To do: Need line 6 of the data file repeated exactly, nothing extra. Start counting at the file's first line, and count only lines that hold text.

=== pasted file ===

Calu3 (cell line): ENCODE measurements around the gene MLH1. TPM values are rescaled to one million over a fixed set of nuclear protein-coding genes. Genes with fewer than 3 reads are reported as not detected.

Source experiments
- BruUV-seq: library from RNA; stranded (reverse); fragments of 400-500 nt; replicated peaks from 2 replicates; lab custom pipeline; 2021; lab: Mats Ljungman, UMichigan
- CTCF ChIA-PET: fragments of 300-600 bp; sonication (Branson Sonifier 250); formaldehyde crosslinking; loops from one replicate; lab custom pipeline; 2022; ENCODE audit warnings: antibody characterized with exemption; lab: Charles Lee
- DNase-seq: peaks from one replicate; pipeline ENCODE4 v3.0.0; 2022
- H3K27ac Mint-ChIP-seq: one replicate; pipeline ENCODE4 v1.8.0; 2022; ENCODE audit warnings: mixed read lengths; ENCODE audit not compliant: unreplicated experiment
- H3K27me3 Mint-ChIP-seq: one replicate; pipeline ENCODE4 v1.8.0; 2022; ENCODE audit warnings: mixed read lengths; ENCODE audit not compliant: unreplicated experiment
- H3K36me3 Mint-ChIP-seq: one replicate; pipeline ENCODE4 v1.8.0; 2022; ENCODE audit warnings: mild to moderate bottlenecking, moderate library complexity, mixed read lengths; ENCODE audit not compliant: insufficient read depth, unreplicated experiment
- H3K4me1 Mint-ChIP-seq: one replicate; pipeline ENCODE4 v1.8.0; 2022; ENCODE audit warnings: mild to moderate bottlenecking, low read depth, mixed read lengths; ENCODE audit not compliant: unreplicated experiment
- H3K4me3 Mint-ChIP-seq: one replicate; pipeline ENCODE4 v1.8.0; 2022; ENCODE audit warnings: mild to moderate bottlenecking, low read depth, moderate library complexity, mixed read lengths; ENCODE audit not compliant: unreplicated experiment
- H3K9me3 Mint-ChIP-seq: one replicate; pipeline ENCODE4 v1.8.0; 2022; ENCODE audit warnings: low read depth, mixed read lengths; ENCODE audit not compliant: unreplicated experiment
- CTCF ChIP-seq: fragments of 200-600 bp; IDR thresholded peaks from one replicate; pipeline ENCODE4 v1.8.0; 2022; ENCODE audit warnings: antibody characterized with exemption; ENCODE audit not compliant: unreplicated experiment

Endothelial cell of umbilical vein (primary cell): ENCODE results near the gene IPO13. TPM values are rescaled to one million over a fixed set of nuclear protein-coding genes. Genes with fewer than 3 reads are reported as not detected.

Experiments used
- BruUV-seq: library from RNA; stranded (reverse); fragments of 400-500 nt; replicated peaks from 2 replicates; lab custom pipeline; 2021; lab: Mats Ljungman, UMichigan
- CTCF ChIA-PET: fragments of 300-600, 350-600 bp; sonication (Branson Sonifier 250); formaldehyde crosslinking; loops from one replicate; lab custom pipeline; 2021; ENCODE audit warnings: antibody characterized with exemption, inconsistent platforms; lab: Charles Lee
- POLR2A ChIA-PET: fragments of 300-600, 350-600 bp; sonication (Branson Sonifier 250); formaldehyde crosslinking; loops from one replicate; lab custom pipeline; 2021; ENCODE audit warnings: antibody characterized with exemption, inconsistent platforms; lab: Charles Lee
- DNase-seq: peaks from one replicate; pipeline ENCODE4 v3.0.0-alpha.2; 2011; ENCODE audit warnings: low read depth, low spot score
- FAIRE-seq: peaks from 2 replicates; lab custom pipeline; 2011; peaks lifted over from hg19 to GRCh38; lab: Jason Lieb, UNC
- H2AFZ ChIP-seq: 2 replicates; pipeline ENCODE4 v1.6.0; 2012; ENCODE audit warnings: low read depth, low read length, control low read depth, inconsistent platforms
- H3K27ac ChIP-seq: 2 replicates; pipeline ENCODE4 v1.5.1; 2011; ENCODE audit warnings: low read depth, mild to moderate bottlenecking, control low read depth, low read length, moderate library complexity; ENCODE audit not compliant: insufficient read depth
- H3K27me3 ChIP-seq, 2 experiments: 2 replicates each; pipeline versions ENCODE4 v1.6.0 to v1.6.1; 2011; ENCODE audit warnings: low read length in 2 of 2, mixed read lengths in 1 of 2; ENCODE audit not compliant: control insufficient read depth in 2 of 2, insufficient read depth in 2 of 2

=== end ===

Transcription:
- H3K27ac Mint-ChIP-seq: one replicate; pipeline ENCODE4 v1.8.0; 2022; ENCODE audit warnings: mixed read lengths; ENCODE audit not compliant: unreplicated experiment